Wednesday, August 16, 2006

Beets are Green

For a long time I’ve been wanting to write on Green Parenting about food and co-ops and eating. I still do, but I thought that to inaugurate this series, I’d begin by offering an appetizer, whose importance is only clear if you understand that, as a child, beets came in sliced, gelatinous-looking form out of a can. They only came out at Thanksgiving, thank gods. I hated them. But instinctively, I knew that with such an intriguing color, there had to be more to beets than what I knew. When I moved out on my own, I began buying beets. I made a series of shredded salads nobody really liked. I didn’t like them much, even. So, despite how cool looking they are when they come attached to their greens, how satisfying it is to peel the beet and find that startling color beneath such roughshod skin – the sort of reddish purple I imagine a younger, more-hip-than-traditional queen or king would wear – I tried to stop buying them.

Tried, operatively. I mean I couldn’t help but buy the beets. As the naïve, young soap opera heroine is attracted to the louse dressed in black leather, whiskey, and a moustache, so, too, have these breathtakingly beautiful, bulbous roots been irresistible to me.

And I knew they were no good for me, they never had promised to be anything but otherwise. I watched bundle after bundle of them rot, heartlessly, half-grated, in their bin. Sometimes they’d go in a stir-fry, and taste not-horrible. Initially, it’d make me swoon, but upon further reflection I realized that’s not what I was looking for in my relationship with this vegetable. So, I used them to dye a couch, as you know, but that’s a sort of once-in-a-lifetime endeavor. And, I don’t think I’ve mentioned it before, but the event turned out tragically. The couch faded and looked stupid after a couple months. I gave it away, to a family with a good cover.

So last night, when I decided to do something with the beets the co-op had given me in a mixed share I’d pre-purchased the week before, I wasn’t expecting much. The recipe basically calls for grating beets, adding flour, and frying them in giant pancake form, in butter. Sounds gross.

But, by jingos, it isn’t. It is perfect. The butter flavors the beets, the beets get crisp. It tastes gourmet. It is simple to prepare. It is exciting. I am going to share it with you, as Mark Bittman, shared it with me in How To Cook Everything: Vegetarian Cooking. Bittman has served me poorly in a few other recipes...I get this feeling he doesn't believe in vegetarian food, but most recipes I like a lot. And wow did he come through with the Beet Roesti with Rosemary.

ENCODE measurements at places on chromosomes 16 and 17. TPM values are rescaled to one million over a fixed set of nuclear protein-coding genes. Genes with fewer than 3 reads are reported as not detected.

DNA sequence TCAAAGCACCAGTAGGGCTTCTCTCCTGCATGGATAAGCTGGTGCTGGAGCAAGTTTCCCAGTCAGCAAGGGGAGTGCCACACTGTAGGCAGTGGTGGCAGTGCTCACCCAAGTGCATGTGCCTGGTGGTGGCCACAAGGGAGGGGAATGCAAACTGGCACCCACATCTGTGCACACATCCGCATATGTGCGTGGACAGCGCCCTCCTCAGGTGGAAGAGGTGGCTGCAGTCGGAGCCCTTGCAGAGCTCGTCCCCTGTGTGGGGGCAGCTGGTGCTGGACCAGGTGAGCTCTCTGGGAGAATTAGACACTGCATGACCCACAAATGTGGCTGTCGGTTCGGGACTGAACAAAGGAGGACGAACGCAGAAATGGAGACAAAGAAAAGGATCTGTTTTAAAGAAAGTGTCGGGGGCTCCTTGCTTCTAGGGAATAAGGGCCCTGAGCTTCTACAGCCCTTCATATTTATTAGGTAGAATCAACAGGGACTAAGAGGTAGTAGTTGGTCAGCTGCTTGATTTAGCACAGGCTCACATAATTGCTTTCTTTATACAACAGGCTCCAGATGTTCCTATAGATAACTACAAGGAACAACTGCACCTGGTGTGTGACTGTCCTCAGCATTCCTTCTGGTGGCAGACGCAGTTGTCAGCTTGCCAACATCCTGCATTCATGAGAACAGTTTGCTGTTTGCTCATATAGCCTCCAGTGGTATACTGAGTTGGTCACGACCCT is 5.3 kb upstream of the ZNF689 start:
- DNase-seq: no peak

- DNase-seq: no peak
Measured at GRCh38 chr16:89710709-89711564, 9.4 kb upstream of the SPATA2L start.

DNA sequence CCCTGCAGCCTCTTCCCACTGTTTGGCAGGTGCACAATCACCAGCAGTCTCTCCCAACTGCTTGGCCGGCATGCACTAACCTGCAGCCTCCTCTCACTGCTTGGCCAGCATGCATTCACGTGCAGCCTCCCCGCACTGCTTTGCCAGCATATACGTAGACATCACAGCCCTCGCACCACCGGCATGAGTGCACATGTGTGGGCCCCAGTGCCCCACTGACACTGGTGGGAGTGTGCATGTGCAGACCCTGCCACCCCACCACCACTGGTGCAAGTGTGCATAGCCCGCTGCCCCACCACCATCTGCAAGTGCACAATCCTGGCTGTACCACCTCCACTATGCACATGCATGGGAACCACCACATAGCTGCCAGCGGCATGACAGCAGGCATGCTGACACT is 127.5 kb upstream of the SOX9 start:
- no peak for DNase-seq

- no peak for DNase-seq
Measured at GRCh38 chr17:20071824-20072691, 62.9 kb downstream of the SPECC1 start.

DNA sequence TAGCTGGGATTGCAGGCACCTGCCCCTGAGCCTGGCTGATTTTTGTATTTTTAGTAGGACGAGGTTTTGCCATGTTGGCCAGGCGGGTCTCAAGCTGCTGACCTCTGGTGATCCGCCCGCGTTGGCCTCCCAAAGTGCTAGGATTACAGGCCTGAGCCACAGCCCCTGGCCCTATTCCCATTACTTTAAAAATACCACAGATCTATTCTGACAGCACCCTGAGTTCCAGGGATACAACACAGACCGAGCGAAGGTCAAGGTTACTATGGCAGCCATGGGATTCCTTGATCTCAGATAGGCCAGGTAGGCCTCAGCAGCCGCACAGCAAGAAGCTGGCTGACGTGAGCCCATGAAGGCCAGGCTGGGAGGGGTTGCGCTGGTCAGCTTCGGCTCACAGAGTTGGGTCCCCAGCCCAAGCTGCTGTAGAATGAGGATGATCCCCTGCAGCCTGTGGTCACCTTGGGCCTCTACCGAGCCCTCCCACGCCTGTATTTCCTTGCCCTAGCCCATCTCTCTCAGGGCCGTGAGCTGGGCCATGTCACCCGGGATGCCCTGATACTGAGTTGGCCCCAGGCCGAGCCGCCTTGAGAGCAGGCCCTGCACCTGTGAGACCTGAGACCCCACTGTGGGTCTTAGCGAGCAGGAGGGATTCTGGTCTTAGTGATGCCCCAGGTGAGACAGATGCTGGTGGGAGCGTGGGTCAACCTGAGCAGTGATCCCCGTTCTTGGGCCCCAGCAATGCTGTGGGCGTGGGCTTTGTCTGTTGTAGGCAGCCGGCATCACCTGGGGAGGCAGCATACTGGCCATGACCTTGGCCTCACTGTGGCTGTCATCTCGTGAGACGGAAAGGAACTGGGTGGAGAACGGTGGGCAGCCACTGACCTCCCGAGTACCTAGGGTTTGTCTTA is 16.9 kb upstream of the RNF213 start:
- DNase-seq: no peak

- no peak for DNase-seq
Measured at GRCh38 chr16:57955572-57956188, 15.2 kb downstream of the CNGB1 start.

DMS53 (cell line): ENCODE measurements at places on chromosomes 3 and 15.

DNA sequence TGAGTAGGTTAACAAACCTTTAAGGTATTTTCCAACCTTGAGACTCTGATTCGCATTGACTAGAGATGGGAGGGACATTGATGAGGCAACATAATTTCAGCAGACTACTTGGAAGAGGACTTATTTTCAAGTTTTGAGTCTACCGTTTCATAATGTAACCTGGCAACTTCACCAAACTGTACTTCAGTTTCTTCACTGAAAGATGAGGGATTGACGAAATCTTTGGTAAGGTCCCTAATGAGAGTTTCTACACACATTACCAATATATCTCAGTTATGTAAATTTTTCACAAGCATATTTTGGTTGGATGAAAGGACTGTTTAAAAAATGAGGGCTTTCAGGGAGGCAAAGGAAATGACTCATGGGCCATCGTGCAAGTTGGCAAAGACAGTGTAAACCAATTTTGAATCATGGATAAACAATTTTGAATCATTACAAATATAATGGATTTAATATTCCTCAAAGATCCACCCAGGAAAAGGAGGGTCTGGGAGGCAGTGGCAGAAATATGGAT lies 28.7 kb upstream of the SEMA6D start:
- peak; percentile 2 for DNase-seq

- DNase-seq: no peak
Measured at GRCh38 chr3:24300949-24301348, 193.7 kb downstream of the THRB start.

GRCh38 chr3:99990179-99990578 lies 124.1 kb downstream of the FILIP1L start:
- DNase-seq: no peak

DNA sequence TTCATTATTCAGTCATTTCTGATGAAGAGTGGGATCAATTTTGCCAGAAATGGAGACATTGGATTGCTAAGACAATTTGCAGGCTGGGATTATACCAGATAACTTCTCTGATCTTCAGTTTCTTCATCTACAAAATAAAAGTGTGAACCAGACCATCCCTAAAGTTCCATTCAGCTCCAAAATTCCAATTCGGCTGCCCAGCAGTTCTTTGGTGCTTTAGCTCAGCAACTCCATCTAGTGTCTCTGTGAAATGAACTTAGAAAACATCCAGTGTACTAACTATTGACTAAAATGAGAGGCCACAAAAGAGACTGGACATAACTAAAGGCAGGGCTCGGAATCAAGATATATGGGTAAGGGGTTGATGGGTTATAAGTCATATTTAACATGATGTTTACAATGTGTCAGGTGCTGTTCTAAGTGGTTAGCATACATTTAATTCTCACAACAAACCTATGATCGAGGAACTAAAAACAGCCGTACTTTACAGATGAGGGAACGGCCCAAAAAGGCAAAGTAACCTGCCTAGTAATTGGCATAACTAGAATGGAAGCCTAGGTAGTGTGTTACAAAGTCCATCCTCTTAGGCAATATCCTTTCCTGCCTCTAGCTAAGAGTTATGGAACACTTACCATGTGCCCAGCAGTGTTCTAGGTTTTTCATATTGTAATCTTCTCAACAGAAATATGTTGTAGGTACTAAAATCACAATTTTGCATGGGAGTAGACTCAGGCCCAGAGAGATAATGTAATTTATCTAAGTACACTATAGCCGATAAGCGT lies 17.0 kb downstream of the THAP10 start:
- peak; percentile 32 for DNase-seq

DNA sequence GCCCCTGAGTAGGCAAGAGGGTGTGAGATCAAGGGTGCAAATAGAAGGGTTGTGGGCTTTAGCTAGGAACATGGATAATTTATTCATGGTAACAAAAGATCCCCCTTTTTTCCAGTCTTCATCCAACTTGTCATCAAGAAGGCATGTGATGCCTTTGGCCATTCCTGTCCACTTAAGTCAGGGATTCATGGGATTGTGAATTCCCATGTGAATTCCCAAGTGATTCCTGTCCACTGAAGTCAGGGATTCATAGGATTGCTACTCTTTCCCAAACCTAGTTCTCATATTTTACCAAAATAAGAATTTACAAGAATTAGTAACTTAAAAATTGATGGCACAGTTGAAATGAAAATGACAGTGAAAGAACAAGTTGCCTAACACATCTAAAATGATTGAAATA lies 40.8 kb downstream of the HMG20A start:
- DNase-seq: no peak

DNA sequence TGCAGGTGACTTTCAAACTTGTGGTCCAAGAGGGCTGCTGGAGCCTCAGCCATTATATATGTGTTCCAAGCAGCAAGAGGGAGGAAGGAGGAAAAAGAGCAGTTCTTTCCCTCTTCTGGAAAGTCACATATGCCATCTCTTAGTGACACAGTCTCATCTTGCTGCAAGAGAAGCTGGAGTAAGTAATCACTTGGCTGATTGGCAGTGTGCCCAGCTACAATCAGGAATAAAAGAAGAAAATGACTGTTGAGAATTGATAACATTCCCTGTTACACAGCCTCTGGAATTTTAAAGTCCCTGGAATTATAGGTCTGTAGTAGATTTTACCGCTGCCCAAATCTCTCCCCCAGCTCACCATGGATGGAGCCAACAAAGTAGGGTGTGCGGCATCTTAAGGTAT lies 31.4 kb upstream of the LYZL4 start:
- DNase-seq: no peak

• 1 to 1 1/2 pounds beets
• 1 teaspoon coarsely chopped fresh rosemary
• 1 teaspoon salt
• 1/4 cup flour
• 2 tablespoons butter

1. Trim the beets and peel them as you would potatoes; grate them in a food processor or by hand. Begin preheating a medium to large non-stick skillet over medium heat.

2. Toss the grated beets in a bowl with the rosemary and salt, then add about half the flour; toss well, add the rest of the flour, then toss again.

3. Place the butter in the skillet and heat until it begins to turn nut-brown. Scrape the beet mixture into the skillet, shape it into a nice circle, and press it down with a spatula. Turn the heat to medium-high and cook, shaking the pan occasionally, until the bottom of the beet cake is nicely crisp, 6 to 8 minutes. Slide the cake out onto a plate, top with another plate, invert the two plates, and slide the cake back into the pan. Continue to cook, adjusting the heat if necessary, until the second side is browned. Cut into wedges and serve immediately.

Makes 4 servings, time: 20 minutes

5 comments:

chuck said...

all praise the beet! may i add that roasting the beet, as one might roast a head of garlic, is just as good as anything else you might do with them? because it is. succulent would be the word. also, save the greens and cook steam them like kale, or swiss chard.

beets are so good for the liver, for those of us living in heavy pollution areas (and in close proximity to groovy bars . . .).

rajmankad said...

The beets Miah made were really good. She's telling the truth. I was there.

Lou said...

I'm definitely going to try that. I get beets all of the time too, but I can't get my husband to eat them in the boiled, pickled, or ensalada'd way. So I end up eating all the beets, and well, that's just not good...

Leontine said...

I just found your blog and I love it and I will try this recipe. I spent way too much of my college career photographing beets and trying to reproduce them in plaster. Hooray for beets!

cake said...

mark bittman rarely lets me down. though, we don't have the vegetarian one. a have been amazed at what we have been able to create just by following his instructions.

i made a zucchini bread recipe from him though, which did not turn out so good. i was trying to use up a bunch of zucchini's i purchased (from the co-op) that i had planned to leave on my neighbor's porches on august 8 for "sneak zucchini on your neighbor's porch night" but of course, aug8 came and went, and i still had all these lovely organic zucs. so, i thought i could just triple the recipe. i don't recommend doing that. i think i had to over mix the batter because the bowl was way too full, plus, something probably needs to change in the proportions when you triple a quick bread, or at least that is what my friends who are better cooks than i tell me... anyway, great story, can't wait to try the beet recipe.